Hyderabad, Jan 27 The Andhra Pradesh Legislative Council, the upper house of the state legislature, is set to become history with the Assembly on Monday adopting a resolution to abolish it, for the second time in 35 years.
Nearly 13 years after the Council was revived by then Chief Minister of undivided Andhra Pradesh Y.S. Rajasekhara Reddy, it is now being abolished by his son Y.S. Jagan Mohan Reddy.
The passing of unanimous resolution in the Assembly has set in motion a lengthy process which involves passing of a Bill in both Houses of the Parliament.
In 1985, Andhra Pradesh became the first state to abolish the Council as then Chief Minister N. T. Rama Rao had done away with the House of Elders, citing it to be a burden on the state exchequer. However, the real reason was the fact that his Telugu Desam Party (TDP) lacked majority in the Council and opposition Congress, which was dominating the House, was stalling key Bills passed by the Assembly.
Jagan Mohan Reddy cited similar grounds for his move and for him, the villain is the TDP. He was irked by the last week's development when the Council referred two Bills to a select committee, thus delaying the process for creating three state capitals.
The TDP has 34 members in 58-member Council while the YSR Congress Party (YSRCP) has just nine members. Opposition Progressive Democratic Front (PDF) has 6 members, Bharatiya Janata Party (BJP) two members and Congress one. There are three independents and three seats are vacant.
Jagan, as the Chief Minister is popularly known, felt that the TDP is misusing the Council for political gains by stalling the Bills passed by the Assembly, directly elected by the people.
The YSRCP, which came to power in May last year with a landslide majority, has 151 members in the 175-member Assembly.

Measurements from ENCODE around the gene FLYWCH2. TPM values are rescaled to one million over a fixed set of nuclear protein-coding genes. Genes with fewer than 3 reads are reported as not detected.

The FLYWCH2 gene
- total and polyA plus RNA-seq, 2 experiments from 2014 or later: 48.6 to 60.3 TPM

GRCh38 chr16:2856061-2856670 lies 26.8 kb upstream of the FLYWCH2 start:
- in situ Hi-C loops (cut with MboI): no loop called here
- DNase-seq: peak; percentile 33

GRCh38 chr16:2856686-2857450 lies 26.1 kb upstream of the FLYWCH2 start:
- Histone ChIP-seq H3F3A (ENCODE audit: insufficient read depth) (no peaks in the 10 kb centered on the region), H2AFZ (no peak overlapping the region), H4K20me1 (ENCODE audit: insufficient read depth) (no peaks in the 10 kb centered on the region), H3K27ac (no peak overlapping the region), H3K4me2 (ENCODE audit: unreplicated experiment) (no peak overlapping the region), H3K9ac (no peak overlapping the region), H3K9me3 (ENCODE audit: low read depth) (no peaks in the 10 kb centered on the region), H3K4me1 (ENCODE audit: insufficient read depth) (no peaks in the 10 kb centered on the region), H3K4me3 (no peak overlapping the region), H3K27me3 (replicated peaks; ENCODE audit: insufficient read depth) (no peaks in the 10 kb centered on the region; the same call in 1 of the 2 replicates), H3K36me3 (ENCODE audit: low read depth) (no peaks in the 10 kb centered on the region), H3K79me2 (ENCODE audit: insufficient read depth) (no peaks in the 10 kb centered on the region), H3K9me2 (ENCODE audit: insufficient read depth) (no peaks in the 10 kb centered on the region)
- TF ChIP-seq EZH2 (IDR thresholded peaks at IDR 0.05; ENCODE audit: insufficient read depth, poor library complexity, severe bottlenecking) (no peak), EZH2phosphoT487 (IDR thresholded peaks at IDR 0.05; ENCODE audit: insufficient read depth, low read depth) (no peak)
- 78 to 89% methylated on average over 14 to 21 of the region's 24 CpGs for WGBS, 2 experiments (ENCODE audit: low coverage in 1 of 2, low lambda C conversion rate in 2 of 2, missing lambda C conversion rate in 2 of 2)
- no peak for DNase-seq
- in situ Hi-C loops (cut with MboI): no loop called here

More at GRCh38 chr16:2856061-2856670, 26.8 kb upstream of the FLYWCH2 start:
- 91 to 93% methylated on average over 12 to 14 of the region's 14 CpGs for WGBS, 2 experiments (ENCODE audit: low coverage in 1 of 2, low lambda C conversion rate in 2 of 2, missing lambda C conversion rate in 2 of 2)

It was in 2004 that then Congress government headed by Jagan's father initiated the process to revive the Council. Then Leader of Opposition and TDP chief N. Chandrababu Naidu opposed the move, interestingly on the same grounds which Jagan cited during the debate in the Assembly on Monday.
Chandrababu Naidu and all his party MLAs stayed away from Assembly to protest against the "undemocratic" move by Jagan government. In a one-sided debate, Jagan played the video clippings of Naidu's speech in Assembly in 2004 to expose his "double-standards" on the issue. He also played a latest video in which Naidu is seen assuring TDP leaders that the TDP would revive the Council after it came back to power.
Jagan explained how Council has no public utility and how it was used as rehabilitate Centre for the politically unemployed or those defeated in the direct elections.
Jagan, however, did not refer to the arguments put forward by his father in the Assembly in 2004 to justify the resolution for reviving the Council. "It was a decision by then Congress government. Jagan is a successor of his father and not the Congress party," YSRCP spokesman Ambati Rambabu later explained before the media.
The state Legislative Council was first constituted on July 7, 1958 under Article 168 of the Constitution and inaugurated by the then President Dr Rajendra Prasad.
Jagan argued that that was the time when literacy rate was low and a need was felt to have intellectuals and academicians in the Upper House.
"Today the situation has changed. We have many well-educated members in the Assembly. The Council is no longer required as it is only serving the purpose of delaying the process of passing of bills and proving a burden on public exchequer to the tune of Rs 60 crore annually," he said.
The Council was abolished by TDP government led by N.T. Rama Rao on May 31, 1985.
It was Congress government at the Centre under Rajiv Gandhi's stewardship that passed a Bill in the Parliament to abolish the Council, despite stiff opposition from state Congress leaders who argued that the move was against the party's interests in the state.
In 1990, the then Congress government made an attempt for revival of the Council but in vain. The Congress in its manifesto for 2004 Assembly elections promised to revive the Council and Rajasekhara Reddy got a resolution passed in the Assembly immediately after coming to power.
Jagan had made no such promise in his election manifesto but the developments of the last few days, especially with regard to three capital Bills, compelled him to remove the roadblock.